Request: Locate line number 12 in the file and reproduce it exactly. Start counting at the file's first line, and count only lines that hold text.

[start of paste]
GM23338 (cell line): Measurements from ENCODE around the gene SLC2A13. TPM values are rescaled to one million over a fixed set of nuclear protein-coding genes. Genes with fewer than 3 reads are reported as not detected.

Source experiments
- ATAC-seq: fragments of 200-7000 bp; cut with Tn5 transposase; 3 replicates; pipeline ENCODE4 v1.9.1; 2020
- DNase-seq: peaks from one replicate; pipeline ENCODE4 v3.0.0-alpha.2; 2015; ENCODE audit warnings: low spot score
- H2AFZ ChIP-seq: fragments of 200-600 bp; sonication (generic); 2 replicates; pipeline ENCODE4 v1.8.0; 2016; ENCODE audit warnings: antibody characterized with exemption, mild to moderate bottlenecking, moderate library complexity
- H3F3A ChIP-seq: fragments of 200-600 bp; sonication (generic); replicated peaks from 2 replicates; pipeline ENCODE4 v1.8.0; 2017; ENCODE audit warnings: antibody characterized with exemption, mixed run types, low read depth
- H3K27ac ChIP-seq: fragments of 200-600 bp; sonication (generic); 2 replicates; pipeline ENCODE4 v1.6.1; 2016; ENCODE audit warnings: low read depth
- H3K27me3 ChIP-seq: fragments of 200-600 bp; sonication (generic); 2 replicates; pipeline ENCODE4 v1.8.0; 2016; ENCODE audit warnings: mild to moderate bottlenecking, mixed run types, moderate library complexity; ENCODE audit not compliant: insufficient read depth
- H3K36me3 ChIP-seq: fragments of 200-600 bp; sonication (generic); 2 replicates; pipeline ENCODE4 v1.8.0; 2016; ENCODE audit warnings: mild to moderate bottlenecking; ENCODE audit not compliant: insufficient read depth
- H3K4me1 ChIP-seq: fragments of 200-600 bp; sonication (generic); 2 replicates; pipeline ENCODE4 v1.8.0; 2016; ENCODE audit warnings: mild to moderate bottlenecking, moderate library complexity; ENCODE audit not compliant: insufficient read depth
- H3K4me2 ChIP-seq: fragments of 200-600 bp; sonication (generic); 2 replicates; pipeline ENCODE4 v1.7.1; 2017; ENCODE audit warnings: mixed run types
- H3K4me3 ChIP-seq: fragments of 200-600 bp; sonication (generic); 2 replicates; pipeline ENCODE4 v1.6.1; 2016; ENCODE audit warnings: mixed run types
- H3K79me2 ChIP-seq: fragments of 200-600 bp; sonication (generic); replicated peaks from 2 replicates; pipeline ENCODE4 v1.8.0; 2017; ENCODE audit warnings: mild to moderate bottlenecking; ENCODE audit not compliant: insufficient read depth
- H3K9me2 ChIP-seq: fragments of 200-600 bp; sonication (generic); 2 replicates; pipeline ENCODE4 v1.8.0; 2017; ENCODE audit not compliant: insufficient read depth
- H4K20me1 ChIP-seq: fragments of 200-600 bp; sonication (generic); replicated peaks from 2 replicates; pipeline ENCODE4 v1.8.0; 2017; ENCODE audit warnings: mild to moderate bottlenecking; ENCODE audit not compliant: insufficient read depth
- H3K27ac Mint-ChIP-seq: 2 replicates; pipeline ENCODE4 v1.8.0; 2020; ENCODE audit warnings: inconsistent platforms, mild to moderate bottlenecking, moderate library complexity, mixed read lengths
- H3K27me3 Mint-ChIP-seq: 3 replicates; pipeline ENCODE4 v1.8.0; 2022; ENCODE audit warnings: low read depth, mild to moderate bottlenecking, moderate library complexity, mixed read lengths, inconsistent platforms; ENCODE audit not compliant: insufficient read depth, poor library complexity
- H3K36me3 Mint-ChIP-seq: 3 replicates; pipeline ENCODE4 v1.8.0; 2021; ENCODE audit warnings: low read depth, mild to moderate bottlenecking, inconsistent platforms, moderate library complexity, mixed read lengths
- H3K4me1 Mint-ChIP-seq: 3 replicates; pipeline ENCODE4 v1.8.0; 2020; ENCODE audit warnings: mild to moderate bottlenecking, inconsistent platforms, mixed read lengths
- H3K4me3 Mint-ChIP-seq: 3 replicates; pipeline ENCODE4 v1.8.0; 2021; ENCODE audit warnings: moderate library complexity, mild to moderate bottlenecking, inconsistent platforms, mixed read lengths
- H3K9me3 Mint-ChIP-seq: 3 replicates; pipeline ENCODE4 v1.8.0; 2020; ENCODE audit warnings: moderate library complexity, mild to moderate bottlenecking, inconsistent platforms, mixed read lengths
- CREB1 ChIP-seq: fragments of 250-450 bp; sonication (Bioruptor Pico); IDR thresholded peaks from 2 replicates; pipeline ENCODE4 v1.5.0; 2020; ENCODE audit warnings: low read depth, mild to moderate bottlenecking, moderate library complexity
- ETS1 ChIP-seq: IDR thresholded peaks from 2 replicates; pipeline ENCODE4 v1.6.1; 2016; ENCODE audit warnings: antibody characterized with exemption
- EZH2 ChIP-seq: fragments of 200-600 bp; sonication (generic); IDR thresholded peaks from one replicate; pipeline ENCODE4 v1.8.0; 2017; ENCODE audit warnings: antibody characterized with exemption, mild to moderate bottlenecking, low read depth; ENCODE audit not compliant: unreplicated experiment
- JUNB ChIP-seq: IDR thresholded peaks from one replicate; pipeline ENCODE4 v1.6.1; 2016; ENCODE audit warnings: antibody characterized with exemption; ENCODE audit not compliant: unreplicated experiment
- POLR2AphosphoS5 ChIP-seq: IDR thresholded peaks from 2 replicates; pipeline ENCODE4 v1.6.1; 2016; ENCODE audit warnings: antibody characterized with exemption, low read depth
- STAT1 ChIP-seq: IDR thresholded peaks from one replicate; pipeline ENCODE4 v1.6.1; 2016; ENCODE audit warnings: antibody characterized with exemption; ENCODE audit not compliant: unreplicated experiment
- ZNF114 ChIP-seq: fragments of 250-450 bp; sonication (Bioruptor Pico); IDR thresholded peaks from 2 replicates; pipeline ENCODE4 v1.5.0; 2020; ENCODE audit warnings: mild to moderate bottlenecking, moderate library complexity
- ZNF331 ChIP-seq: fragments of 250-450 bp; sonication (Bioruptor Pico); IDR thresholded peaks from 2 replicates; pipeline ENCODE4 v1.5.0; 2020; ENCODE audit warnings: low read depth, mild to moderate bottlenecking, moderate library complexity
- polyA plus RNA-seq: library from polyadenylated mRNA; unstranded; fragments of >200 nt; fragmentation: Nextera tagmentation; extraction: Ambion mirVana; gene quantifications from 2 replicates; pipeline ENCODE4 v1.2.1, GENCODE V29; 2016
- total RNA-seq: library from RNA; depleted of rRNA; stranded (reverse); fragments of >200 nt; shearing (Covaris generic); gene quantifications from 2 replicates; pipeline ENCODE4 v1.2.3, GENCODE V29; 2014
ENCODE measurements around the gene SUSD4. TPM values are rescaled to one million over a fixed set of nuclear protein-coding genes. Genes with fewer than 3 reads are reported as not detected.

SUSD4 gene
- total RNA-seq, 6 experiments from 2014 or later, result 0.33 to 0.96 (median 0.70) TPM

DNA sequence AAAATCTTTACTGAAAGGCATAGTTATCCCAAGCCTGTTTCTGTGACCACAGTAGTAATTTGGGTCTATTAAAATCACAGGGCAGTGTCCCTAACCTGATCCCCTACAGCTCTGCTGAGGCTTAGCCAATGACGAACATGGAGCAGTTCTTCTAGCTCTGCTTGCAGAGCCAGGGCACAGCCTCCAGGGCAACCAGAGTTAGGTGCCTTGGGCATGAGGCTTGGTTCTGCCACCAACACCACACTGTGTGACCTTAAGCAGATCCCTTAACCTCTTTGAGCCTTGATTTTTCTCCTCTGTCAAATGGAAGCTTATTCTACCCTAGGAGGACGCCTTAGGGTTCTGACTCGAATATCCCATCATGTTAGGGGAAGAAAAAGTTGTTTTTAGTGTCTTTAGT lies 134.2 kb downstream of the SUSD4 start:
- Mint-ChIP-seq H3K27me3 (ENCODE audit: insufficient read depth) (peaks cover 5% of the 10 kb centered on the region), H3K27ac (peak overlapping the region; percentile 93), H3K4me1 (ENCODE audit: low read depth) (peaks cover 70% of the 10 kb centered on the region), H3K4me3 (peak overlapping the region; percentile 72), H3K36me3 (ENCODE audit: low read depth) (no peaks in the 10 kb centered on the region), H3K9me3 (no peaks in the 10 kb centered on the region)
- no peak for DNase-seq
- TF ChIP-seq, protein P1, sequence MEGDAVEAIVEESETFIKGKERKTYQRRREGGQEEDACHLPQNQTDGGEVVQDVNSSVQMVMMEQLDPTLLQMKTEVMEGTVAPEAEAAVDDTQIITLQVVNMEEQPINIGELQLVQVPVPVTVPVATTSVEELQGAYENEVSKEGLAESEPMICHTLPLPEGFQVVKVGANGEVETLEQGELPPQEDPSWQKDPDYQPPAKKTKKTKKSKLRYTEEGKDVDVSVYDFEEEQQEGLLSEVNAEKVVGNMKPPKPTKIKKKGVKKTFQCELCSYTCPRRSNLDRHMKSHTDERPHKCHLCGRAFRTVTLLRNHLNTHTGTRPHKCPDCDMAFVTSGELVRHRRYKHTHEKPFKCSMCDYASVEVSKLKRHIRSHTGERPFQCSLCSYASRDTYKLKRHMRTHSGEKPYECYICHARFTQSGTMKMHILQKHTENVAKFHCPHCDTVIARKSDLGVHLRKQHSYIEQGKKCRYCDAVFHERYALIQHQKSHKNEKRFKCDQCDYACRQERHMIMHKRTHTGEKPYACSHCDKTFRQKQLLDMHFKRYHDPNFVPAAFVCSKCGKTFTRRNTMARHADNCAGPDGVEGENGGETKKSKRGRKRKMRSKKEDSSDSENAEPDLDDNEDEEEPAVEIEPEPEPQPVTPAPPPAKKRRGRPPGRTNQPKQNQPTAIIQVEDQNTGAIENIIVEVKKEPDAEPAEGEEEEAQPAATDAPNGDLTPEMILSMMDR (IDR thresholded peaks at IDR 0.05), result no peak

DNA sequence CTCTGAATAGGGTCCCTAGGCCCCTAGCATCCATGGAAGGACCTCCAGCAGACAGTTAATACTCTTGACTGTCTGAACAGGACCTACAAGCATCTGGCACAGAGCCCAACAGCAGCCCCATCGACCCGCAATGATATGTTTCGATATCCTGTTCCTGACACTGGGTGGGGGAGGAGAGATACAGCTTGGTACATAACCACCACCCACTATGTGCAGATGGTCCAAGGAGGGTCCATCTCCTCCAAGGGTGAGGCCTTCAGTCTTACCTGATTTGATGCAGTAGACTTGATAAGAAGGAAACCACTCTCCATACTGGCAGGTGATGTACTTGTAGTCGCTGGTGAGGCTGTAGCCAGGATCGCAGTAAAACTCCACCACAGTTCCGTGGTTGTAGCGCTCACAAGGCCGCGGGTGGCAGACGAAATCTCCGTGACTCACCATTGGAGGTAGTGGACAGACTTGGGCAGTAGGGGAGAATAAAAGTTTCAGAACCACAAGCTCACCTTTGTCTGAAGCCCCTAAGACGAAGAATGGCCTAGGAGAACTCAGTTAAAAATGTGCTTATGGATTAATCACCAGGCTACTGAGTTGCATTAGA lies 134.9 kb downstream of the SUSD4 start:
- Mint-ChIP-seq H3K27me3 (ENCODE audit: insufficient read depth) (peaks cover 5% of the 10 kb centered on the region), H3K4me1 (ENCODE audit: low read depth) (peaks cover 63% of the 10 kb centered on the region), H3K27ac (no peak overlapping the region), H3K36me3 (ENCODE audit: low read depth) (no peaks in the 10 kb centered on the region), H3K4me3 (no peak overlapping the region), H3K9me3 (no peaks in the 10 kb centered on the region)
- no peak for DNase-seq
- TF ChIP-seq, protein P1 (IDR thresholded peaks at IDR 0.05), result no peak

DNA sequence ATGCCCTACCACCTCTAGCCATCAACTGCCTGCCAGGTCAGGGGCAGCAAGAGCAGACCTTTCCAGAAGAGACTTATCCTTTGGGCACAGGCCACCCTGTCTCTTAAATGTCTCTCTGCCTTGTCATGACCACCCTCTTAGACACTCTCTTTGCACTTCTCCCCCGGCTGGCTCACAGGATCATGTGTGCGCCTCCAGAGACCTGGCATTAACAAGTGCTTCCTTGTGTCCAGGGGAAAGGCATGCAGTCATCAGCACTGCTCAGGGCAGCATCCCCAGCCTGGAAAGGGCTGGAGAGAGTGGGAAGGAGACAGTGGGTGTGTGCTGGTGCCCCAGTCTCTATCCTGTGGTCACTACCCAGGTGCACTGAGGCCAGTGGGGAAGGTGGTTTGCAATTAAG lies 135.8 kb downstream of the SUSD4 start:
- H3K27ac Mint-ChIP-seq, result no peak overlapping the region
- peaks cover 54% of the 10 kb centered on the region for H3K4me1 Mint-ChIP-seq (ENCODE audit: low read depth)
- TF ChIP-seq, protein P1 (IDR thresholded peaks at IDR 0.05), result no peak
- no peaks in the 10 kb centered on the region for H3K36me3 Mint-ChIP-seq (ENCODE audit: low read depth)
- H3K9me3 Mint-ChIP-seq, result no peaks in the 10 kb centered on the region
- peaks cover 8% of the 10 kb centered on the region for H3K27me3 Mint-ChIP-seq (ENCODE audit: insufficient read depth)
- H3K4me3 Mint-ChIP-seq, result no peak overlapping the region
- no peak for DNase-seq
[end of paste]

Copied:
- H3K4me3 ChIP-seq: fragments of 200-600 bp; sonication (generic); 2 replicates; pipeline ENCODE4 v1.6.1; 2016; ENCODE audit warnings: mixed run types